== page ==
It is not the structure of county governments in the state of Florida today. It is not the structure of Florida's local governments.

But on October 1st, 1968, remarkably, through genius and luck, it became ours. We adopted, in effect, a Madisonlike approach to local government. We adopted a federal-like approach to local government.

On October 1st, 1968, an executive branch was created and a strong mayor form of government.

By "Strong Mayor," I'm referring to the fact that administrative and executive authority is vested in the Mayor. The Mayor is not a member of the City Council, as the Mayor is in over 90 percent of the municipal governments around the state of Florida.

Of the 67 counties in the state of Florida, only one has a strong mayor form of government besides us. That's Miami-Dade. The other 65 have a Board of County Commissioners with a chief administrative officer.

So when you take a look at the structure, it was very unique and it was different from what you've seen around the state. And on October 1st of '68, the strong mayor form of government was formed.

Article 6 contains the provision in our charter in the creation of the Mayor's office. And when you go to The Charter, it invests that authority in the Mayor's office and in the executive branch to: propose a budget, to veto, to appoint department heads---all part of a strong mayor form of government, and the creation of accountability and responsibility in the running of a government.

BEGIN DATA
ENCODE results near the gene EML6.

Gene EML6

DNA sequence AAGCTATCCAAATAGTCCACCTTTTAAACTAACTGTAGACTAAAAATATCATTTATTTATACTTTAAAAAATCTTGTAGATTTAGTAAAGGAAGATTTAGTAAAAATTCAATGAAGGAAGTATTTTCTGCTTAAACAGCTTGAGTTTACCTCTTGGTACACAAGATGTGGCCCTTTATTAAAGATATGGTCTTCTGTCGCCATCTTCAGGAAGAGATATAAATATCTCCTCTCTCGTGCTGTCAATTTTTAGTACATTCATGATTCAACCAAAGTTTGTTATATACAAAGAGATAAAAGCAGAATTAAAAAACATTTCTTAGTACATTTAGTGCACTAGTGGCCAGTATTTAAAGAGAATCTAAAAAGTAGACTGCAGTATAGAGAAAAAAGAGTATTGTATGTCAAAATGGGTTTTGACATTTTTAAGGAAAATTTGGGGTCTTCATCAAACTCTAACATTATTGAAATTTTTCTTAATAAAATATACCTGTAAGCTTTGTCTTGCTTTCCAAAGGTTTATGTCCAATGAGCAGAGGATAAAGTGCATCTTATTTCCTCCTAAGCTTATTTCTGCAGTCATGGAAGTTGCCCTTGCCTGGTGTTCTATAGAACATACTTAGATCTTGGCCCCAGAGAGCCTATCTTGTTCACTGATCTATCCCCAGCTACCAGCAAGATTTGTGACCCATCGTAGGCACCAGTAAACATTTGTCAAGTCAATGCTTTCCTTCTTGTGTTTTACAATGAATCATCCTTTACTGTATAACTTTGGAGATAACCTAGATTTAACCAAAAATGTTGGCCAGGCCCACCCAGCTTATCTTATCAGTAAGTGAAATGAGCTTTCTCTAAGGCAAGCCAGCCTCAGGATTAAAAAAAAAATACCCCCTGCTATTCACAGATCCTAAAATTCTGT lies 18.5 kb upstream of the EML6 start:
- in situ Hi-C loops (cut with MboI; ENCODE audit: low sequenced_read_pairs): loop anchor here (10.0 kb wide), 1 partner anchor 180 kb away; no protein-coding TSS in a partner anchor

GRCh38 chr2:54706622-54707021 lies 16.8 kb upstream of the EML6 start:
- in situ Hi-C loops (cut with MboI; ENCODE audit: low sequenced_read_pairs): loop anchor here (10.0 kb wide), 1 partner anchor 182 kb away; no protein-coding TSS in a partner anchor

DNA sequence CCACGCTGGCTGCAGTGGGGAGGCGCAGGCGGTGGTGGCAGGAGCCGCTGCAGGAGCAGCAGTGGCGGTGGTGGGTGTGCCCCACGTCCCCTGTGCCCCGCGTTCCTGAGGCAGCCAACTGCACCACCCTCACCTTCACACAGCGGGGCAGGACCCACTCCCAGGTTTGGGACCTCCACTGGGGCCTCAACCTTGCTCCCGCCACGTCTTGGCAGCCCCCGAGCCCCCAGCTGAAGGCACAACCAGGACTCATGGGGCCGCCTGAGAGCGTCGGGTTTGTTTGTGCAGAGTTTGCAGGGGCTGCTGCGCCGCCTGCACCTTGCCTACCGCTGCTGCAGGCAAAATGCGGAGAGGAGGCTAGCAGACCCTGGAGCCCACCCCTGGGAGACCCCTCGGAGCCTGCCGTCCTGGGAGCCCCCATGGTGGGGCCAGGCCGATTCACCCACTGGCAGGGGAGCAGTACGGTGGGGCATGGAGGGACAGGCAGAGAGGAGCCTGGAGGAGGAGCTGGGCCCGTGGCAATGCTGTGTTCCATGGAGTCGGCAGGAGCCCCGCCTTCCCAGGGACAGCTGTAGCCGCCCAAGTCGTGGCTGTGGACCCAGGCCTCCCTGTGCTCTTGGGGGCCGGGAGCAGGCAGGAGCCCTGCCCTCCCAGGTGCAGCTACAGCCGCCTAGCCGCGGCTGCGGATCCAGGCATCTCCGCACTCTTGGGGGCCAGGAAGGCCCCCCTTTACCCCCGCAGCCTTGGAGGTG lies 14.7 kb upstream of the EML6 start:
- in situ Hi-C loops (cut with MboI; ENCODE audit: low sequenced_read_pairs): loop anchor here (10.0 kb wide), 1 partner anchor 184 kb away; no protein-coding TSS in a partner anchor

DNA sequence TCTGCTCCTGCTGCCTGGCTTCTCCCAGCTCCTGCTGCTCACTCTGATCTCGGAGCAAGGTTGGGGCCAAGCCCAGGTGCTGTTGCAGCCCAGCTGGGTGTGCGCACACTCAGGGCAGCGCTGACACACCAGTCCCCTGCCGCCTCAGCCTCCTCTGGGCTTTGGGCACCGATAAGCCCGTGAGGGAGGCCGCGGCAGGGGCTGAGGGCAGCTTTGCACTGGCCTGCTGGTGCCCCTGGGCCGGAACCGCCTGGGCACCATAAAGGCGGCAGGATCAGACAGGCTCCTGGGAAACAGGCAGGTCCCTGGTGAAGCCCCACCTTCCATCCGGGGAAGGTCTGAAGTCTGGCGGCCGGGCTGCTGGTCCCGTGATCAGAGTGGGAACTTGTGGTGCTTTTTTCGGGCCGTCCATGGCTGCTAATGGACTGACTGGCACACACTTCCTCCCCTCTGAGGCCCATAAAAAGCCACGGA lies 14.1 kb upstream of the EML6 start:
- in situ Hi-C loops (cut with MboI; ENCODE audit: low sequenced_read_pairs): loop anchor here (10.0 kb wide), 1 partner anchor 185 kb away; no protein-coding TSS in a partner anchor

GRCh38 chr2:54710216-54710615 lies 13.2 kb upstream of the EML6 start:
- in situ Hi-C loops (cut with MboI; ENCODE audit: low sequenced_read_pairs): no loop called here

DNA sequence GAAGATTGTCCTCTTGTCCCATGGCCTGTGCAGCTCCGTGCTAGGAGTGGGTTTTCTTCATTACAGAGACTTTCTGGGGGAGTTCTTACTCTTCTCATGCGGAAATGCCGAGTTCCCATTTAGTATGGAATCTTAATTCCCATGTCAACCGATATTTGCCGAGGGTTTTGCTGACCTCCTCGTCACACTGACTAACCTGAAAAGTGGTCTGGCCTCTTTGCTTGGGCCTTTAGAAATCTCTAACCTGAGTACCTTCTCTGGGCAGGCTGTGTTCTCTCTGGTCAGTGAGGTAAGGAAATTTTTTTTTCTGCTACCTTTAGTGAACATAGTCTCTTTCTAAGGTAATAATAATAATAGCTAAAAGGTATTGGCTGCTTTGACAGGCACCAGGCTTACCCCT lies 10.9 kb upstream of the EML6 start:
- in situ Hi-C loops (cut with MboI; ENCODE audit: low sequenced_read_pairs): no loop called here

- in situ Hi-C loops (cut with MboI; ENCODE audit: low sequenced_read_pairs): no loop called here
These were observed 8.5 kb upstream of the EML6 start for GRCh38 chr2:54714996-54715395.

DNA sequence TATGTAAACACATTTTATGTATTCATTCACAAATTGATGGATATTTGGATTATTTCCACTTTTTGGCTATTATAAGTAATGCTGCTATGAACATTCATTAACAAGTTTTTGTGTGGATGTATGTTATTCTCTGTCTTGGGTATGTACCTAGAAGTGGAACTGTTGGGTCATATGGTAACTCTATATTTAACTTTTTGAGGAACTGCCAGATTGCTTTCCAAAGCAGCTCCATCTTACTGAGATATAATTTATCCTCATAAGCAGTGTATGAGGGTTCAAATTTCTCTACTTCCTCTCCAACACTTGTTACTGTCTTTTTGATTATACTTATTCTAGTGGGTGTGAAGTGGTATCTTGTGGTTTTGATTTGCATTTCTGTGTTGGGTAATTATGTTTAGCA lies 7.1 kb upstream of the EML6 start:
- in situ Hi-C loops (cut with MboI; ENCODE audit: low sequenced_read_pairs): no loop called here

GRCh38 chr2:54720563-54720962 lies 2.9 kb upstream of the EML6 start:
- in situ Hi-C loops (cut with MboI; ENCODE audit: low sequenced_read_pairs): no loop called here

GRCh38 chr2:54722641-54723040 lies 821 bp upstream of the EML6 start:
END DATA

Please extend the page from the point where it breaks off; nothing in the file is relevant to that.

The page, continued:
It also created a legislative branch, which does what legislative branches do, it appropriates money and passes laws, but, significantly, it also receives and reviews the budgets of Constitutional Officers and Independent authorities, which is absolutely critical to the overall operation of this consolidated government enterprise.

So an executive branch in Article 6, and a legislative branch contained in Article 5 of the charter.

In Articles 8 through 12 we have the five constitutional officers.----And, historically, I will tell you that the Constitutional officers have resisted being a part of consolidated government.

They, understandably, are very enthusiastic about their mission; but they often view budgetary review as a restraint on carrying out their mission; and, historically, we've even had litigation,----as we did with the clerk in the early 1970s, regarding their desire not to be a part of consolidated government.

But in putting these structures together, the executive branch, legislative branch, five constitutional officers, eight independent authorities --

Those eight independent authorities include:

The JEA, which is the largest public utility in the state of Florida, the eighth largest in the country, about a $1.5 billion a year operation.

The School District, 19th largest in the country with 120- to 125,000 students.

The Seaport, one of 14 seaports in the state of Florida.

The Airport Authority, with four different airports.

The Housing Authority.

The Police and Firemen plus Pension fund and trustees,

The water/sewer expansion authority---

There are eight independent authorities and over 50 boards and commissions.


The Duval County School Board operates the 19th largest school district in the country.


If you take these five categories the Executive branch, Legislative branch, Constitutional officers, Independent Authorities, and Boards and Commissions -- that enterprise is about a 4.5- to $5 billion a year operating budget, which is different from the billion dollar operating budget that we hear about in the press.

Our budget as a Consolidated Government is significant and it is larger than six states---the enterprise is that significant.